Memphis 1890--Bookish heiress Millie Jean Cope is as clever as she is beautiful. Unfortunately, though adept at solving puzzles and cryptograms, she doesn't realize her new fianc? isn't who he claims to be, but instead is a charming scoundrel. The infamous Will Tucker is presenting himself as a British gentleman, Sir William Trueck, though in reality he is a crafty criminal looking for a hidden map to a secret treasure.
Pinkerton agent Kyle Russell has been on Tucker's trail for years. At last Kyle believes he has Tucker cornered, but he is uncertain whether the lovely woman on the con man's arm is an unsuspecting victim or willing accomplice. Finding reasons to spend time with Millie is easy. Keeping himself from falling in love with her is another issue entirely.
A fun and entertaining story of how God can shine the light of truth on the most cryptic circumstances. 

Review:

Millie’s Treasure is book two in the series, “The Secret Lives of Will Tucker.”  Pinkerton agent Kyle Russell picks up where his former partner, Logan, left off in book one.  Will Tucker was put away but has escaped prison, and is still on the loose, stealing from innocent women.  In the midst of his search, he meets a young woman named Millie, who happens to be engaged to Will ‘Trueck,’, also known as Will Tucker.  However, she is only engaged for convenience, not for love.  Kyle and Millie happen to meet one evening before her wedding, and find that they are attracted to one another.   However, many complications arise that come between them and could possibly keep them apart for good.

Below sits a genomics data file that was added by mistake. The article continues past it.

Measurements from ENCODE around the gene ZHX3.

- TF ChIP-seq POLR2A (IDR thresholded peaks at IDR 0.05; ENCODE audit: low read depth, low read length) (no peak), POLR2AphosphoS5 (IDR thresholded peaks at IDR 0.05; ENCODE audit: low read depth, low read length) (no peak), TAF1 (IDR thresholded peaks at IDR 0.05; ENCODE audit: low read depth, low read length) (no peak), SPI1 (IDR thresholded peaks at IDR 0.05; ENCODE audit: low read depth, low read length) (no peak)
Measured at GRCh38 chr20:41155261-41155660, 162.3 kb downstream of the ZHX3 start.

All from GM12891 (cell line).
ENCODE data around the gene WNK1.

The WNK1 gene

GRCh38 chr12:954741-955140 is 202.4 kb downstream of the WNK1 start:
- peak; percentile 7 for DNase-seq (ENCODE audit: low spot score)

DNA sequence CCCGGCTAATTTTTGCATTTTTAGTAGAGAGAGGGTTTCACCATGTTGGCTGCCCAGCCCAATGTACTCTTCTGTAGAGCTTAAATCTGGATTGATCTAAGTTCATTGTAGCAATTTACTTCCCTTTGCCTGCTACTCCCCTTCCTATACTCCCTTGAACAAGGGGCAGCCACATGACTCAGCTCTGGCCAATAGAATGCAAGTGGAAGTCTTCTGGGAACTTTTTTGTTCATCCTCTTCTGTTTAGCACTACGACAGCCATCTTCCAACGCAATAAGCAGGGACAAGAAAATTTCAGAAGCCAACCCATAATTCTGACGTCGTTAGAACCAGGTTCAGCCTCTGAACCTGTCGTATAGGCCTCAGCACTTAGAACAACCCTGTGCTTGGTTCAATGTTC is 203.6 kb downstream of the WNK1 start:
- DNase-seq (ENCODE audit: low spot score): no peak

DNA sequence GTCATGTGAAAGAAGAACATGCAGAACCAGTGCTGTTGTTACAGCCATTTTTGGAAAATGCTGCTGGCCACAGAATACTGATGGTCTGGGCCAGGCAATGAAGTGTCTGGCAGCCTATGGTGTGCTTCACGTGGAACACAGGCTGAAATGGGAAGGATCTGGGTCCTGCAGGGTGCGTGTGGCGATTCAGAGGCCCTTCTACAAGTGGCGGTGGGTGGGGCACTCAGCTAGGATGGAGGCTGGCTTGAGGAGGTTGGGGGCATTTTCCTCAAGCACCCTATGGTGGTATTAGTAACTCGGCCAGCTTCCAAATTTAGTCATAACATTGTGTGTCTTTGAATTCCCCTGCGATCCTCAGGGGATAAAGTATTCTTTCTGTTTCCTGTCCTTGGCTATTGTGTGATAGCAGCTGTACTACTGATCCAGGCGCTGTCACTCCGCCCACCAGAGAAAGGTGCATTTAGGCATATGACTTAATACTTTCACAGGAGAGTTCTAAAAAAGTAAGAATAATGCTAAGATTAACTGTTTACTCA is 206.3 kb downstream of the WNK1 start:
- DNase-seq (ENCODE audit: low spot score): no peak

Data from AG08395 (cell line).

I was surprised when I started reading to find that the Will Tucker story continued.  Yet I was glad.  I think I loved this one better than book one.  It flowed nice and kept me interested.  Other twists and turns in the story made it really interesting.  If you liked book one, you’ll love book two!

Reviewed by: Sarah Meyers

Tuesday, December 17, 2013

Lisa Wingate's The Prayer Box ~ Reviewed

The Prayer Box
Lisa Wingate
Pages 386
Binding Softcover
Release Date Jul 1, 2013
Publisher Tyndale House Publishers
ISBN 1414386885




Description